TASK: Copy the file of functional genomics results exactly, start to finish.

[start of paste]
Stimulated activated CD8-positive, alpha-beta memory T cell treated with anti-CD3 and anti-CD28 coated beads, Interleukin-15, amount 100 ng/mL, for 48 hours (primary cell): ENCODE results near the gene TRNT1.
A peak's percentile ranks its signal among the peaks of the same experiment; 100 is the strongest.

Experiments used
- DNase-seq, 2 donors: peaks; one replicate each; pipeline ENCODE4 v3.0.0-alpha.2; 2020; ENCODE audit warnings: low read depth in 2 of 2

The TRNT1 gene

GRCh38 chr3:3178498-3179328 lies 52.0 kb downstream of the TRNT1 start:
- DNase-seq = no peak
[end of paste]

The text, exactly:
Stimulated activated CD8-positive, alpha-beta memory T cell treated with anti-CD3 and anti-CD28 coated beads, Interleukin-15, amount 100 ng/mL, for 48 hours (primary cell): ENCODE results near the gene TRNT1.
A peak's percentile ranks its signal among the peaks of the same experiment; 100 is the strongest.

Experiments used
- DNase-seq, 2 donors: peaks; one replicate each; pipeline ENCODE4 v3.0.0-alpha.2; 2020; ENCODE audit warnings: low read depth in 2 of 2

The TRNT1 gene

GRCh38 chr3:3178498-3179328 lies 52.0 kb downstream of the TRNT1 start:
- DNase-seq = no peak